Let $T$ be any first order theory with a countable set of axioms.

As we know from Löweinheim-Skolem theorem if $T$ has a infinite model, then it has an infinite model of any cardinality.

I am now interested in the question whether any such $T$ has an infinite model, or if there are theories which force a finite model.

All ideas to finding a an example, forcing a finite model would end up with an essential core of the axioms being something like. $$ \forall x,y: x = y $$ This looks sound at the first glimps, but only if you have the default meaning of equality in mind. Even if you add all axioms for a theory of equality (reflexivity, transitivity, symmetry, and functional/predicate consistency), there is still the possibility of using an infinite domain and defining all elements to be equal.

So i'd informally conclude that there is always an infinite model for any theory, as long as it has a model at all, since first order logic cannot model semantic equality. My question is now, whether someone has a proof of that statement or whether there is a theory that forces finite domains.

  • $\begingroup$ What do you mean by "first order logic cannot model semantic equality"? $\endgroup$
    – Asaf Karagila
    Jan 26, 2018 at 9:35
  • $\begingroup$ I mean that it cannot express the properties of a relation $R$ s.t. $$I(R(x,y)) = true \iff \text{x is the same domain element as y}$$. (Where $I$ is the Model interpreation function.) $\endgroup$
    – joeschman
    Jan 26, 2018 at 9:40
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    $\begingroup$ @AsafKaragila : some model theorists don't take equality to be part of every first-order language, nor don't they take it to always be interpreted as actual equality in all models. I think that's the point of joeschman $\endgroup$ Jan 26, 2018 at 11:02
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    $\begingroup$ @AsafKaragila In defense of Cori and Lascar, which I think is a very nice book, their default assumption is that languages have equality with its correct semantics. The section "Models that may not respect equality" begins "Our excursion into this topic will be as brief as possible", and it mostly consists of a proof that we don't really lose any generality by requiring $=$ to have its correct semantics. $\endgroup$ Jan 26, 2018 at 19:22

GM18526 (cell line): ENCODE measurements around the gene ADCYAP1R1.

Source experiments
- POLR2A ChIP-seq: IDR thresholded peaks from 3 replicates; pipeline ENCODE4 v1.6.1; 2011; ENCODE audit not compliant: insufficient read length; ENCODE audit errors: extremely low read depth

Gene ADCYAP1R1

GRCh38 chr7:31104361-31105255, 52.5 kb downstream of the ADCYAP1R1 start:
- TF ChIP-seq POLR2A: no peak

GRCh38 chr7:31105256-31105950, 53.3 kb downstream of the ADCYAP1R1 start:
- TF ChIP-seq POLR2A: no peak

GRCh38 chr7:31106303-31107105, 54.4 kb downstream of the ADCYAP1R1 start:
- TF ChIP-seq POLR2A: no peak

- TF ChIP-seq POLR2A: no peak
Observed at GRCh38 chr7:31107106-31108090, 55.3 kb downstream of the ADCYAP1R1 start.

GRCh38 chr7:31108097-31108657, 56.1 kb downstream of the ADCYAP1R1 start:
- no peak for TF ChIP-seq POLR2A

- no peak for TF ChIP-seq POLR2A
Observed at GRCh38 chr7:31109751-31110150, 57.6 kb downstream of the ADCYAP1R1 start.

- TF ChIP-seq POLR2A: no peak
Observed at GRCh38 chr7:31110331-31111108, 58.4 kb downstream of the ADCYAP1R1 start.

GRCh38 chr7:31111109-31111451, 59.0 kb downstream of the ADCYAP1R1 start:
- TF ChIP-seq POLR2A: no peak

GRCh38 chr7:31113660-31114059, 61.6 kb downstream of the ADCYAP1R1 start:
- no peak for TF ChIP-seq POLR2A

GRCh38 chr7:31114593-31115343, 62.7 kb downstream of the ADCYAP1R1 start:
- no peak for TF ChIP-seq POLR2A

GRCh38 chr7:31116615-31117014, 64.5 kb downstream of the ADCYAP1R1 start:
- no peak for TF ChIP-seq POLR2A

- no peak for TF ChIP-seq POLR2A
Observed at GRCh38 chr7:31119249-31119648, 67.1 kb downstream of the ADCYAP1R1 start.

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    $\begingroup$ @joeschman The standard semantics for first-order logic does require "$=$" to be interpreted in the usual way. Indeed, it's usually even considered a logical symbol, in the same context as $\wedge,\vee,\neg$, etc. This wasn't always the case, but is definitely a feature of modern first-order logic. That is: the meaning of the term "first-order logic" has changed over time, and the usage you employ here is no longer the standard one (and I'm not sure it was ever the default one). $\endgroup$ Jan 26, 2018 at 19:50

1 Answer 1


According to the standard semantics first-order logic, if $M$ is an structure and $a$ and $b$ are elements of $M$, then $M\models a = b \iff a = b$. To be totally clear, the right hand side $a = b$ refers to equality of $a$ and $b$ as elements of domain of $M$, which is a set.

The symbol $=$ is a logical primitive, not a relation symbol, and it is handled differently. Relation symbols can have arbitrary interpretations in structures, while $=$ is always interpreted as true equality.

So the sentence $\forall x\, \forall y\, x = y$ is true in a structure $M$ if and only if $M$ has at most one element.

Now you may have in mind a nonstandard semantics for first-order logic, in which $=$ can be interpreted in a structure as an arbitrary equivalence relation which is respected by the other symbols in the language. In that semantics, it's true that any theory with a nonempty model has an infinite model. But it's important to remember that such a semantics is nonstandard. In particular, since you asked about it, the upward Löwenheim-Skolem theorem is completely trivial (and uninteresting) in that semantics. If $T$ has any nonempty model, you can just replace any equivalence class in $T$ by an equivalence class of size $\kappa$ for any infinite cardinal $\kappa$. If you think about this a bit, you'll quickly realize that the only interesting notion of "cardinality of a model" is the number of equivalence classes, i.e. the size of $M/=$, at which point you might as well work with the quotient, in which $=$ has its standard semantics.


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